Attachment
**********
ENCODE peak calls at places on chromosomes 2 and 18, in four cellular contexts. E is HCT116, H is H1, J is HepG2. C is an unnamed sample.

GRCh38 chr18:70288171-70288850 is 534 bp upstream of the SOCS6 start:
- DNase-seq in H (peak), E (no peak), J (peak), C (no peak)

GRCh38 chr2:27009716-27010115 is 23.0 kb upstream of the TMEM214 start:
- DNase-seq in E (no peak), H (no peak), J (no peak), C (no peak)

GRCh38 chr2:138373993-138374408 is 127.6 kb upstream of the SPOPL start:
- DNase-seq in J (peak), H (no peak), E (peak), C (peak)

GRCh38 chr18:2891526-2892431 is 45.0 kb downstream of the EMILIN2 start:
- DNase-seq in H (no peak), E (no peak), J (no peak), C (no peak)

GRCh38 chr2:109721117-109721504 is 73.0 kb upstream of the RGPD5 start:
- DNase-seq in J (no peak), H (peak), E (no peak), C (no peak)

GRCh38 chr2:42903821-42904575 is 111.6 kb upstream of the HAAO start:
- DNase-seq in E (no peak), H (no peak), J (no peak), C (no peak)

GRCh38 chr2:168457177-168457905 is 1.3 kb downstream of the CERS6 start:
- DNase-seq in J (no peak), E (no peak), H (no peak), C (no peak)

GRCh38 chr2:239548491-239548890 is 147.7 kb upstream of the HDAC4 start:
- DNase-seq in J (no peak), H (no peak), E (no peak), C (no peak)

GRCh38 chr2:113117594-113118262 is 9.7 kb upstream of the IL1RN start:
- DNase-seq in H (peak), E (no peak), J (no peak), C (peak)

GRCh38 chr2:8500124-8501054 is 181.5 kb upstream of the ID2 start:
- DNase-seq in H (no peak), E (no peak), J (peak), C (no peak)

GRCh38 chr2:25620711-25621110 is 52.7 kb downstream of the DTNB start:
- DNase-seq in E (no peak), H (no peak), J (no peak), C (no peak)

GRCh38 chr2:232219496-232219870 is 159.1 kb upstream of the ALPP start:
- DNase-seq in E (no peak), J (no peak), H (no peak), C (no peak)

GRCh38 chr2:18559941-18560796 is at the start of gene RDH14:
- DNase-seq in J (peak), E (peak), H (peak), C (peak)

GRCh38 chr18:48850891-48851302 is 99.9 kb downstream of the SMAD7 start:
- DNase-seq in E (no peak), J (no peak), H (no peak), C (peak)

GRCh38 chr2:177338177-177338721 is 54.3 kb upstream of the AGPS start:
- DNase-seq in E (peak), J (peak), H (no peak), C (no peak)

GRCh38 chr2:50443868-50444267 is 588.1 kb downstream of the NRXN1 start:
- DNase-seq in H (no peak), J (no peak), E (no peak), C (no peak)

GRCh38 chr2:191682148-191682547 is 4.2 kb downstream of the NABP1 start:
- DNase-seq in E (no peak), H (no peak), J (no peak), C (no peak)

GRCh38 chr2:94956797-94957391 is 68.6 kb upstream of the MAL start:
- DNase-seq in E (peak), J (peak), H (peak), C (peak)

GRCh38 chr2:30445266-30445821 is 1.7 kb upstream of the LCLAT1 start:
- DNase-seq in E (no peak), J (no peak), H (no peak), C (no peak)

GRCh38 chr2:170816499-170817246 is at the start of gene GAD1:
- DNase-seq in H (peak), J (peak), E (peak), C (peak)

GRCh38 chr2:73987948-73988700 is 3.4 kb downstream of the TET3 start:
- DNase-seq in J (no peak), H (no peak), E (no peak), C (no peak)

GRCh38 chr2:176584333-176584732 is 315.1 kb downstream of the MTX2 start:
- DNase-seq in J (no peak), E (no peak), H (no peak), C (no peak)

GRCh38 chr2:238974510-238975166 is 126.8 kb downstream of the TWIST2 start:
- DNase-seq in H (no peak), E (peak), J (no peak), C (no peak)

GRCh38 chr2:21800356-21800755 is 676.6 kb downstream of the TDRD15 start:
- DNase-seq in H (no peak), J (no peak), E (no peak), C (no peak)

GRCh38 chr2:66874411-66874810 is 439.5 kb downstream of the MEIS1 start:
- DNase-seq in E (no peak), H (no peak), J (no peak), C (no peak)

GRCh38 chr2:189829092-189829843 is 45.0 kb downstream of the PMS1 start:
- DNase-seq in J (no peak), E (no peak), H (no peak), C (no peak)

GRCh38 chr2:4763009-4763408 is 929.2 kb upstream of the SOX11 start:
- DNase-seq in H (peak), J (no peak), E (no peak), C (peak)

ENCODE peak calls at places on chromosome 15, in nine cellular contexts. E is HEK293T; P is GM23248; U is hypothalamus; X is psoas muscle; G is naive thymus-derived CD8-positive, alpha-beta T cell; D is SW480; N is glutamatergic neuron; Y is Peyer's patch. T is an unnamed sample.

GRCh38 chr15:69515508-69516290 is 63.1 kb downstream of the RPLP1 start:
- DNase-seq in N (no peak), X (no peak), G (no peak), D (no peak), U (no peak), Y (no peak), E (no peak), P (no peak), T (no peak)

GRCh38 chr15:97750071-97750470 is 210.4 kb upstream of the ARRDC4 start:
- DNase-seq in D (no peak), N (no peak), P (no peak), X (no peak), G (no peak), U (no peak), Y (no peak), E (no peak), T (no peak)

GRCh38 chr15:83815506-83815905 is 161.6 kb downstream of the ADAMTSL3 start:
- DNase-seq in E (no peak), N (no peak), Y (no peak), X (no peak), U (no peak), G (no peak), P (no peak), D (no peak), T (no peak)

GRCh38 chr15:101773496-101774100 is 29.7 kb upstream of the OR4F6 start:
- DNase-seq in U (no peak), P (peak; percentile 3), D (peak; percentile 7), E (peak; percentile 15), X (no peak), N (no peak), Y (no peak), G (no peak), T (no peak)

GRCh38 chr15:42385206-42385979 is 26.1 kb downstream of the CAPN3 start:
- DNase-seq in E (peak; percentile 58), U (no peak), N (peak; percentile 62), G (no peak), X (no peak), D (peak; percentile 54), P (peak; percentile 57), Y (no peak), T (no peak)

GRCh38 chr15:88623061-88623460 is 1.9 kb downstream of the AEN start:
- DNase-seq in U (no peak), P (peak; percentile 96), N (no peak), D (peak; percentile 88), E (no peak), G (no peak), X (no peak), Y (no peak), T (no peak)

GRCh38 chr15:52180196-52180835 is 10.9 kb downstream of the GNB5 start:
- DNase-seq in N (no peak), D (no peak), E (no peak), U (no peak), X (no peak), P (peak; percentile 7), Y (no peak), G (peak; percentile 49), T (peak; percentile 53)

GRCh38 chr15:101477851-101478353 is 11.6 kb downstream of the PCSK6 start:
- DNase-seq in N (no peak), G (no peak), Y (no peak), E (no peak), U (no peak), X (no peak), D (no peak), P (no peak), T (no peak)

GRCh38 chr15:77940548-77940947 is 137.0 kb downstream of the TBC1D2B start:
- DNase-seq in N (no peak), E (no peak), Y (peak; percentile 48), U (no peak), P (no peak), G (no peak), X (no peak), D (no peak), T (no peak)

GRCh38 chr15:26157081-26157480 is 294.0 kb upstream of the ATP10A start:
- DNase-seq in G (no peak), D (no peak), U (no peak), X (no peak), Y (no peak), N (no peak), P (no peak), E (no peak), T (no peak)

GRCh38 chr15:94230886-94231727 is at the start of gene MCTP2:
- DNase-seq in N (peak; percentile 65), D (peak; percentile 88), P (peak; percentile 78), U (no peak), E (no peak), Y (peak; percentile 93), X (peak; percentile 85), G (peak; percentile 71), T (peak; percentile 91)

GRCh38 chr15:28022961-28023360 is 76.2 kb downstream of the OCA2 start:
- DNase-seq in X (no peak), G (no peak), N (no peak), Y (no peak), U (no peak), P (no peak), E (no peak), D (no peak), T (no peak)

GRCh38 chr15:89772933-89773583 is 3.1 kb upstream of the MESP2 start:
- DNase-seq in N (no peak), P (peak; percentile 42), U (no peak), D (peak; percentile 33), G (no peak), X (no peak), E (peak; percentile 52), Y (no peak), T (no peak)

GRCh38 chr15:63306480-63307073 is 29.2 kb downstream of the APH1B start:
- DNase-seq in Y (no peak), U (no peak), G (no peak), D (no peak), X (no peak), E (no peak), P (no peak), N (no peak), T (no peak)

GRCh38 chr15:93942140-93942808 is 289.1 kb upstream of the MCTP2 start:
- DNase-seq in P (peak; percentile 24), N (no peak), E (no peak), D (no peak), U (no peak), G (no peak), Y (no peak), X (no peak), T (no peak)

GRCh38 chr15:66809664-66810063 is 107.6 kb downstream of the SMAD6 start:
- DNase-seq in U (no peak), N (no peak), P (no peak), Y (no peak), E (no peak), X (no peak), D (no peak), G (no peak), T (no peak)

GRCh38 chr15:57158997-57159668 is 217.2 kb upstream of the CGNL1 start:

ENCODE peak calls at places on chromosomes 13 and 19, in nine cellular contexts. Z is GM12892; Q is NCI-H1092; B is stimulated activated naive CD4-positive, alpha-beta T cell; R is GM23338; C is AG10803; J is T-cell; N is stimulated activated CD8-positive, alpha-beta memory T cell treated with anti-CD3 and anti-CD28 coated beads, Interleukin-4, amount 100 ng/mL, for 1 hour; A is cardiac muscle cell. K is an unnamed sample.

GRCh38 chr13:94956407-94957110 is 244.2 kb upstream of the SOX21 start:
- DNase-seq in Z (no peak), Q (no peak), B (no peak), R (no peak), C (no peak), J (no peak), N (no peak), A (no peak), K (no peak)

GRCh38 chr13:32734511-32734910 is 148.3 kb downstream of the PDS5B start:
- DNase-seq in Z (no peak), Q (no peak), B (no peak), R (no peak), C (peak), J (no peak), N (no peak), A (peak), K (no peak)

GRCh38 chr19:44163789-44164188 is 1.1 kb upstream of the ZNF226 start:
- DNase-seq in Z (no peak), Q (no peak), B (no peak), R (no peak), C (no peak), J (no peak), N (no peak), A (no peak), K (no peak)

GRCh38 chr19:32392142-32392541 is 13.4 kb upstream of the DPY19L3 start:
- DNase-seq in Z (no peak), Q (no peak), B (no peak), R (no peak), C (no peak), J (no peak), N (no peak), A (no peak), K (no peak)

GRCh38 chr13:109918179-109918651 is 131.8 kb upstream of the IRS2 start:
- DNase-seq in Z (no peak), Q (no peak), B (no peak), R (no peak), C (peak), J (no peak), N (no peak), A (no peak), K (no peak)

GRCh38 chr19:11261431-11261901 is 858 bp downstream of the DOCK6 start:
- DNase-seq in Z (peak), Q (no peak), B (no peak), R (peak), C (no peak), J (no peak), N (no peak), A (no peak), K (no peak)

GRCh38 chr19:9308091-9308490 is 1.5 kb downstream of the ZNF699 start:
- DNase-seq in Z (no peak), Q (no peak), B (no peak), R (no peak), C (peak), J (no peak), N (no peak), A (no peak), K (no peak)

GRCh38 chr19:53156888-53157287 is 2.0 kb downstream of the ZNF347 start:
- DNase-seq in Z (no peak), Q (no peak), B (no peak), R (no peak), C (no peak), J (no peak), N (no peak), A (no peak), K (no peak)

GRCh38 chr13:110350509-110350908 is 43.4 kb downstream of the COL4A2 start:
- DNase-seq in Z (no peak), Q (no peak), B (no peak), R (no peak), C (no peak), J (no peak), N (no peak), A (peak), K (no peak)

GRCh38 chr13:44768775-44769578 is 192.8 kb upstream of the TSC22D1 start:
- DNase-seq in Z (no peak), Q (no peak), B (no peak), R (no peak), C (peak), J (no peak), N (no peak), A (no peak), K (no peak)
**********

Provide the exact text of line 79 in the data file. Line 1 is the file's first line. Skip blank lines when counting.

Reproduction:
GRCh38 chr15:28022961-28023360 is 76.2 kb downstream of the OCA2 start: